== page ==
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Sponsorship
Matosinhos City Hall
 
Expected Results
The Project will be carried throughout 2008, and will culminate with the publication of Armando Leça’s phonograms, a critical study of his work and a colloquium on Sound Archives in Portugal.
 
Coordination
Salwa Castelo-Branco e Maria do Rosário Pestana
 
Project Summary
This project focuses on the documentation of music in rural areas throughout continental Portugal carried out in 1939 - 1940 by the folklorist Armando Leça, in collaboration with National Radio (Emissora Nacional), sponsored by the Executive Commission of Centenary Celebrations (Comissão Executiva dos Centenários). The survey resulted in a collection of sound recordings (62 acetate tapes) entitled Recolha Folclórica, written documentation, photographs, and other documents that to date have not been assessed and published. The study and edition of these recordings is particularly interesting because these are the first known recordings documenting rural musical practices from 10 of the 11 regions that constituted continental Portugal at the time. The collection contains 415 items of the total of 487 made by Armando Leça between November 1939 and April 1940. Despite the limited time that the compiler had to carry out the project, the difficulty of transportation, and limited access to electricity, Armando Leça completed his mission and recorded 11 hours and 40 minutes, of what he referred to as “Portuguese musical geography” . To carry out this project, Leça mobilized all the informants he had contacted since 1913 in his successive “folkloric pilgrimages”, including his participation in the evaluation committee of the Competition of the Most Portuguese of All Villages, as discussed in the article by Pedro Félix published in the book Vozes do Povo: A Foclorização em Portugal .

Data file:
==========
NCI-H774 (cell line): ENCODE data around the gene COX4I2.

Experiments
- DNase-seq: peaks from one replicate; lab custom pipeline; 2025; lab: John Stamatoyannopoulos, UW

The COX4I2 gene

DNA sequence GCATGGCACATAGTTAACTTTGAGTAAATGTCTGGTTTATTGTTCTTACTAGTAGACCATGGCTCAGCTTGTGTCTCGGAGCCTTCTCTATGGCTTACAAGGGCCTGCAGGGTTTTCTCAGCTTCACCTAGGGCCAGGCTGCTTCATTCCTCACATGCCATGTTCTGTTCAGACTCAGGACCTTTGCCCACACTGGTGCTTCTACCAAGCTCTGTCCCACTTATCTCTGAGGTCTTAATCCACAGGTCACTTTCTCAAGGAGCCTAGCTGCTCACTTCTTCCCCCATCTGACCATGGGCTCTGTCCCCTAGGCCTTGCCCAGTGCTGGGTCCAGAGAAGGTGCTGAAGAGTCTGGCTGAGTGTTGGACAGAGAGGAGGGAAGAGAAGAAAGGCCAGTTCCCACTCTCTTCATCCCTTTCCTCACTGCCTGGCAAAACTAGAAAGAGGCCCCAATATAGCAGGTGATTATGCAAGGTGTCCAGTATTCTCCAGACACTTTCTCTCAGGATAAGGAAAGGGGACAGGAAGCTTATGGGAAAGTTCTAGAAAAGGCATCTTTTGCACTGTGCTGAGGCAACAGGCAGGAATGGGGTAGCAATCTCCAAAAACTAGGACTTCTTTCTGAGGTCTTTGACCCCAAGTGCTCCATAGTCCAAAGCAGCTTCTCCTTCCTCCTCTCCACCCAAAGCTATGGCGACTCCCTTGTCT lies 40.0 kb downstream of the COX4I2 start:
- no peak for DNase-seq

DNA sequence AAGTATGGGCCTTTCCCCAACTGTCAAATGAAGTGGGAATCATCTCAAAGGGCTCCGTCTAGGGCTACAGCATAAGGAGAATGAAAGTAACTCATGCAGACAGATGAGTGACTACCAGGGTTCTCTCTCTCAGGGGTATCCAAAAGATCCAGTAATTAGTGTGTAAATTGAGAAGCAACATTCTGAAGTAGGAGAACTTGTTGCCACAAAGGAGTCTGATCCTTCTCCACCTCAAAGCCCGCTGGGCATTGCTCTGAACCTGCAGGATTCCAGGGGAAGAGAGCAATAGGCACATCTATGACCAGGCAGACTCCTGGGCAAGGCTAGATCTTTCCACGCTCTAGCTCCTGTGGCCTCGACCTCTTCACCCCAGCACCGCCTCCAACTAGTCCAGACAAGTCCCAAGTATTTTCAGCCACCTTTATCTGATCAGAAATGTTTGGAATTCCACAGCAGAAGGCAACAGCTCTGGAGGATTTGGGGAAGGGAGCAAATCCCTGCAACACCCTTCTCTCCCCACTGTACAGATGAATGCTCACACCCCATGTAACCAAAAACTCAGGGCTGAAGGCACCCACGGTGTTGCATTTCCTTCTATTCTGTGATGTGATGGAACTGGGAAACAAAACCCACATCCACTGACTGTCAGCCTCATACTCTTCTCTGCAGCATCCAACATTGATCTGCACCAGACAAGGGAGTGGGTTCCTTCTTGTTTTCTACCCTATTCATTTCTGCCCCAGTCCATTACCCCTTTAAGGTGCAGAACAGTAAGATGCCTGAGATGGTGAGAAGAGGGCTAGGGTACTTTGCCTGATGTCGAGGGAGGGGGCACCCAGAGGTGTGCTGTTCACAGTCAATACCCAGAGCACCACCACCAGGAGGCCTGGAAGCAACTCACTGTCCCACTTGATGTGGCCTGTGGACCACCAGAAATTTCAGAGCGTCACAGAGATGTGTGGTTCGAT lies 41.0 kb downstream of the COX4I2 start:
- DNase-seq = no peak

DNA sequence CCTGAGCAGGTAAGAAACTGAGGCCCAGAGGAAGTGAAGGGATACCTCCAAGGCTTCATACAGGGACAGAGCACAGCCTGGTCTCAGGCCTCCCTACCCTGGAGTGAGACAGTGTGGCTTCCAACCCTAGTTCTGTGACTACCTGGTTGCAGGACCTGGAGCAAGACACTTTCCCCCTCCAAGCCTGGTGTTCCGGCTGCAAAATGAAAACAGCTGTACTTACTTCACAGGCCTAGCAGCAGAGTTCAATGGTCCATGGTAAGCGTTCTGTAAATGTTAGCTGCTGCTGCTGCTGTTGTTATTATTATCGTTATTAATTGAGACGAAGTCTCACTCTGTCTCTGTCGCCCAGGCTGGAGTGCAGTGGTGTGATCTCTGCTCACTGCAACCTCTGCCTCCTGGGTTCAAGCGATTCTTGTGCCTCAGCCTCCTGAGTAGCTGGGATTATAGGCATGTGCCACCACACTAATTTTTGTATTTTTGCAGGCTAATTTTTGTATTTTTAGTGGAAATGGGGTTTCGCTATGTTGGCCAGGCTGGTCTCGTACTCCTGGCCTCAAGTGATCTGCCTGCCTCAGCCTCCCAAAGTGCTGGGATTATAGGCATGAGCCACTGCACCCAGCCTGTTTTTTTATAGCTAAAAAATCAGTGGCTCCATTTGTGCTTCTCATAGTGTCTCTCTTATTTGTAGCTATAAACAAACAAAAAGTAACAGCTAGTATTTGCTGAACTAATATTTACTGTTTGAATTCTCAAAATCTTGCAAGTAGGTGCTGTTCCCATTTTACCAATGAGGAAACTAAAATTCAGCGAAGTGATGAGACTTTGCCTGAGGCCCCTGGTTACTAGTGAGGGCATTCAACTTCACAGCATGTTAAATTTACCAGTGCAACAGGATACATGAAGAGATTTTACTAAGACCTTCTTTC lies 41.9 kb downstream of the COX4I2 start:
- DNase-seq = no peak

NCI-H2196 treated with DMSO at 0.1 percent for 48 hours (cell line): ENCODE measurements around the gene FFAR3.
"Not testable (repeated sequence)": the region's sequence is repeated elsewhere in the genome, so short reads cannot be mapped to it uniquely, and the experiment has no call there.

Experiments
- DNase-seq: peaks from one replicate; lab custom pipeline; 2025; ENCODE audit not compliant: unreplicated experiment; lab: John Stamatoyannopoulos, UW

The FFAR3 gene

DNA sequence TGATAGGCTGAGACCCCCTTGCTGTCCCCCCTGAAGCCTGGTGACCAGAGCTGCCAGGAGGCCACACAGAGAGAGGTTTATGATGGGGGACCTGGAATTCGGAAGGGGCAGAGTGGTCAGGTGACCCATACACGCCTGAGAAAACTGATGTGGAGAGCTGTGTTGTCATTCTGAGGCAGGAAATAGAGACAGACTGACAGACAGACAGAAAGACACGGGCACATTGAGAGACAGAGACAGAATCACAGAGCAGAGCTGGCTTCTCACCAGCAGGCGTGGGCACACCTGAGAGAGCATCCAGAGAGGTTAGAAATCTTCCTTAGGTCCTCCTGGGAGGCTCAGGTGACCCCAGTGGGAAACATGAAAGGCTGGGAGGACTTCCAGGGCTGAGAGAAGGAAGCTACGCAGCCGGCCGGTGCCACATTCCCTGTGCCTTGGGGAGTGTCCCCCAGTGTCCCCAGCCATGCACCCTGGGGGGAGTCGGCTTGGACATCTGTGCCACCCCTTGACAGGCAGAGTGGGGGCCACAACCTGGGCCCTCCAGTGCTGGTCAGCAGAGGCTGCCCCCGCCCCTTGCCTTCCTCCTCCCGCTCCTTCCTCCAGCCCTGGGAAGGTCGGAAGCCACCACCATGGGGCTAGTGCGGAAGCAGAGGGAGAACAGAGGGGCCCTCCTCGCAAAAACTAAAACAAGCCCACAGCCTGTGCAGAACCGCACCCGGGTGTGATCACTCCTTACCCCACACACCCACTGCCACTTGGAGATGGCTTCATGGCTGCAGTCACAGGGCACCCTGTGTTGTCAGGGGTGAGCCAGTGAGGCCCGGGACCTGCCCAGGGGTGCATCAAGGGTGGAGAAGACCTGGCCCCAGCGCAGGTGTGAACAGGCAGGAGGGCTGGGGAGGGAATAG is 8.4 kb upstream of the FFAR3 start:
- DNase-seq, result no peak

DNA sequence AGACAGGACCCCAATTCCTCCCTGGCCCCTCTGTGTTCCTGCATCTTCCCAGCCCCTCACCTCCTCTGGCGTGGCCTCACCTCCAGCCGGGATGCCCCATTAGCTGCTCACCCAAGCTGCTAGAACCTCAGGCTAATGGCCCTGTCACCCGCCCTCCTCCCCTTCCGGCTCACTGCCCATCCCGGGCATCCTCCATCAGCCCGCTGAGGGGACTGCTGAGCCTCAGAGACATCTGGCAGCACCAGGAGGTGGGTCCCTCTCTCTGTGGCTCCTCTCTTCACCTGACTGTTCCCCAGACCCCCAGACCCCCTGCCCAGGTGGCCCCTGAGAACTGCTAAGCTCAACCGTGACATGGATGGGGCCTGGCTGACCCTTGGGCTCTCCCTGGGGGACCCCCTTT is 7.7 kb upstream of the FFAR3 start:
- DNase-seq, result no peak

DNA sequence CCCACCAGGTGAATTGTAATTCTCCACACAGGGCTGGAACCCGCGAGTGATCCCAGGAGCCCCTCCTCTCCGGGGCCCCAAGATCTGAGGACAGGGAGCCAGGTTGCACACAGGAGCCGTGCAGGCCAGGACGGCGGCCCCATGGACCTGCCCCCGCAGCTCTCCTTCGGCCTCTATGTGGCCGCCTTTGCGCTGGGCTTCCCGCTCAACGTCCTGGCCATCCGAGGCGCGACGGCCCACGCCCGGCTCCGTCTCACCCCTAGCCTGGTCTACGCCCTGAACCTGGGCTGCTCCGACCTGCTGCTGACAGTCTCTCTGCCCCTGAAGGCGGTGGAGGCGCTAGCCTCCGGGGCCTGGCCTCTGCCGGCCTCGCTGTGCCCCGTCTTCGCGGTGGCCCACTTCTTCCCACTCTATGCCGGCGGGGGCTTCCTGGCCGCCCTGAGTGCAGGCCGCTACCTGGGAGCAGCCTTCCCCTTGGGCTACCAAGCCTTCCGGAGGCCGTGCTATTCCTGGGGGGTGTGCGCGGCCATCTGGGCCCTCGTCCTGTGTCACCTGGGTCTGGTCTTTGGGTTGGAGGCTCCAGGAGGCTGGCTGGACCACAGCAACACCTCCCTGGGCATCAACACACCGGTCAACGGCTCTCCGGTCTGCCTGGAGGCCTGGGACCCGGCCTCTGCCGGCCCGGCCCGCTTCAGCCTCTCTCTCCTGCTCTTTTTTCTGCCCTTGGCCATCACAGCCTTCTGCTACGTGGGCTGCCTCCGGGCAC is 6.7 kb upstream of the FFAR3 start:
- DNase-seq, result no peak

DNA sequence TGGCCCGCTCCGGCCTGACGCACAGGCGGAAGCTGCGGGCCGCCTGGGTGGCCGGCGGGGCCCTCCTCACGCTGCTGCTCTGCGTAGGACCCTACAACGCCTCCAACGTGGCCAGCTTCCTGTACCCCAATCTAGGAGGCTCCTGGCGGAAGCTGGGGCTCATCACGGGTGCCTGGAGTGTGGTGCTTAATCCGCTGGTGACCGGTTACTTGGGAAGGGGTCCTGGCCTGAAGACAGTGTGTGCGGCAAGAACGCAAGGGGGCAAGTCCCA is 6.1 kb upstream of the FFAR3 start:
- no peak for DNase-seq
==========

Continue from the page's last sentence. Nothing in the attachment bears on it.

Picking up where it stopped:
Despite the considerable resources spent on the project, the recordings were only disseminated through 8 radio programs. The project will clarify the motivations that led Armando Leça to carry out his pioneering project and assess the subsequent neglect of its results. It will contribute to a better understanding of the documentation of music from rural areas in Portugal by making available heretofore inaccessible recordings, and by critically examining the motivations, methods and results of Armando Leça’s work. The project will be complimented by an international colloquium on “Sound Archives in Portugal” that will contextualize Leça’s work within a wider perspective.